So, this is why we are trying acupuncture. She'd rather have needles stuck in her than to take any medicines. I've heard good things about acupuncture for allergies from some of my friends who've done it. We're trying it.
Kat tested positive for milk, wheat, trees, flowers and weeds. She was treated for trees (since we're safe because of the cold.) She'll be treated for weeds and flowers next. I hope this works. It would be nice to see the Queen of Snot become the Queen of Deep Breathing.
Friday, January 12, 2007
This is of the "alley" leading out to the goat shed. That drift in the far rear is the one we step up on, step over the fence into the goat pen, then down to the shed. The girls have about a 3 foot path in front of their shed to pace. Most of the time, they are content to stay inside. Right now, we are also hauling water, because the waterer is buried and frozen. We'll have to replace some parts on it whenever it thaws! You can also see the corner of the chicken house to the right. The chickens can get outside under the roof, but no where else is open. Egg output has dropped from a dozen a day to 3 or 4.
That blurry "lump" on top of the quonset is actually 5 kids. With that snow, heavy, wet snow piled up beside the quonset, they climbed up and then rode their sleds down.
This last one is just of the driveway. We dug this out twice. It kept blowing shut. Right now, in this shot, it's wide enough for a pickup to get down. That's it. This snow is probably 20" deep, but in spots, it's up to 4' deep. If the wind blows again, this will blow shut...again.
Dual is a very smart young man. We do. Of course, it took a power outage during a winter storm for him to realize how much we rely on electricity, but that's when it really hits home.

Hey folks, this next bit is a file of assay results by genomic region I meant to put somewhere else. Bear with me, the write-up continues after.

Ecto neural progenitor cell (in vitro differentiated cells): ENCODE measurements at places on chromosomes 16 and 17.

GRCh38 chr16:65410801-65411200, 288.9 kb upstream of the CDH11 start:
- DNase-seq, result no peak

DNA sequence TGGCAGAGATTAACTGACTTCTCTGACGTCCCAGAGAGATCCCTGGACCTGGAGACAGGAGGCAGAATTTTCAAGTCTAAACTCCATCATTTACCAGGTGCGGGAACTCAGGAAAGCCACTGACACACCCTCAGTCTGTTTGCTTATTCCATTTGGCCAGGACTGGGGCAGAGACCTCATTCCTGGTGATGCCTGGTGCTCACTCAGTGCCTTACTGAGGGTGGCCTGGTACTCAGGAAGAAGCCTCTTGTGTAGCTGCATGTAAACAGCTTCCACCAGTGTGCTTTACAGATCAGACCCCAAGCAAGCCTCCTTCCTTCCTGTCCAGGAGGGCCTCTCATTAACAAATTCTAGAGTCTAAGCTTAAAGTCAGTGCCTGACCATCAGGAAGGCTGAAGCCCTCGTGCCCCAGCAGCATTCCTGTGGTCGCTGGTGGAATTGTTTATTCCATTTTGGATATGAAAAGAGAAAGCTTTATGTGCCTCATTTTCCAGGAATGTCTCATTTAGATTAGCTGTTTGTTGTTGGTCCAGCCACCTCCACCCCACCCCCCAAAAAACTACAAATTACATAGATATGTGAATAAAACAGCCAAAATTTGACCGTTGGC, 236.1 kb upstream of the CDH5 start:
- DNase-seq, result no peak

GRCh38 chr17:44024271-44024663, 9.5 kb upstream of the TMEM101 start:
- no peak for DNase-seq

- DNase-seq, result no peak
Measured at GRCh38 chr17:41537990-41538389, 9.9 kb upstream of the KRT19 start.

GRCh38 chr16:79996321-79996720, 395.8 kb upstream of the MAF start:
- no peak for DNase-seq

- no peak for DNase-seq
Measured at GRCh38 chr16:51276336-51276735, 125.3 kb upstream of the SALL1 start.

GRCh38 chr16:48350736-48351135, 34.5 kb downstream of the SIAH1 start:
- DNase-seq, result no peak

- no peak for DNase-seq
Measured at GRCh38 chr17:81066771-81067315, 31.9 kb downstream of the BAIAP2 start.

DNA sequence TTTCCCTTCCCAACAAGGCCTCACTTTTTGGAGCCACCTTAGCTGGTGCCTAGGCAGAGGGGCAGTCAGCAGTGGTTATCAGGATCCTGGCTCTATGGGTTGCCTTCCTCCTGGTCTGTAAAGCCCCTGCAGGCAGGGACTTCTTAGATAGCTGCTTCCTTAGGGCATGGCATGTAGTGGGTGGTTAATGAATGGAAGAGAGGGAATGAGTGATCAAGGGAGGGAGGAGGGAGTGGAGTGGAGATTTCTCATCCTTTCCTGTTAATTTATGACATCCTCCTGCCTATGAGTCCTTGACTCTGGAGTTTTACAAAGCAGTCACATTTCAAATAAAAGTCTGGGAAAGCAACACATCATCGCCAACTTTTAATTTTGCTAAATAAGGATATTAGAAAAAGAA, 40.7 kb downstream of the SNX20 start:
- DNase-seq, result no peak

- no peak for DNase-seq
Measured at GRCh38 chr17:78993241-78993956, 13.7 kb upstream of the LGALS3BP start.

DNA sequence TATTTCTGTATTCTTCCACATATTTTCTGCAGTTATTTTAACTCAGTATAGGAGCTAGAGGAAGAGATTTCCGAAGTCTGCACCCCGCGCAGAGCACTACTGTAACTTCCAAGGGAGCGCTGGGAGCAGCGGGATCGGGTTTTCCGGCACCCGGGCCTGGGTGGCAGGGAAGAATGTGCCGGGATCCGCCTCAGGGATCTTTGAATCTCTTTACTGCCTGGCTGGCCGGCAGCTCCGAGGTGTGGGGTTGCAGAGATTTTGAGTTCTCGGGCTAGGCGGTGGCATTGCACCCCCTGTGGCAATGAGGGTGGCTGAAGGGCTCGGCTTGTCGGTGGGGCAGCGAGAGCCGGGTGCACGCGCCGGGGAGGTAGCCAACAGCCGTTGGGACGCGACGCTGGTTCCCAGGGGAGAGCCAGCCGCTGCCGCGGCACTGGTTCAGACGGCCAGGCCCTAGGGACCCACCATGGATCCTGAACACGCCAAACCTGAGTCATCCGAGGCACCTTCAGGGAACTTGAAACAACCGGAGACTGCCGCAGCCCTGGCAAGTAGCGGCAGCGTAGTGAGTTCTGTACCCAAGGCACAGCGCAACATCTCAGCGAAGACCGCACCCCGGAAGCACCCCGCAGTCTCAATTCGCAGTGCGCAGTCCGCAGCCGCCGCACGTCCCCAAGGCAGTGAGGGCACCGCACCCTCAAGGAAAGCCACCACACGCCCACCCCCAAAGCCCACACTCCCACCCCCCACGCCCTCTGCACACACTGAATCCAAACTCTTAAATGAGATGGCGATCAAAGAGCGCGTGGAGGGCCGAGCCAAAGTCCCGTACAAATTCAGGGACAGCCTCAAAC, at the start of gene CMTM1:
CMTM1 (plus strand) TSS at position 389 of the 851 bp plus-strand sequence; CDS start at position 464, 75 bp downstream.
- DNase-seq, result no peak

You need electricity to run your natural gas furnace. (the thermostat is electric. The blowers are electric.)
You need electricity to bake. You can cook on top of the natural gas stove, but these newer ones have a glow bar in the oven that ignites the natural gas, no pilot lights. So, no electricity, no baking.
You need electricity to have water. The well pump needs electricity to pump the water to the house and to the animals.
You need electricity to run the lights.
You need electricity to run the wood pellet stove. (The auger and the blower need electricity.)
Fortunately, we had a generator. Said generator's pull cord broke when trying to start it. Fortunately, I'm married to a handy guy who jerry rigged something to get it running. (Thank god for long shoe strings!) We then could plug in the pellet stove and had heat.
Fortunately, I had an old oil lamp, and lots of candles. So, we had light.
Fortunately, I can cook lots of meals on the stove and we didn't HAVE to have the oven.
Fortunately, the kids know how to entertain themselves. They played outside during the daylight hours and played cards and other games after dark.
Fortunately, we got lots of snow to melt...for water to flush the toilets and to wash up in.
Fortunately, I stock up on food staples. W had plenty to eat. And drink, I also stocked up on bottled water.
Fortunately, I like my neighbors, so welcomed them to our better-insulated and pellet-heated home. (We had fun!)
Fortunately, we have a good friend who could meet us at the highway with more gasoline for the generator and the tractor.
Fortunately, we didn't lose any livestock. We might only get 3 eggs a day instead of a dozen, but everyone is still alive and well.
Fortunately, we got our power back quickly. 13 days later, there are still many folks here in KS without power.
Yes, Dual, we DO depend entirely too much on electricity.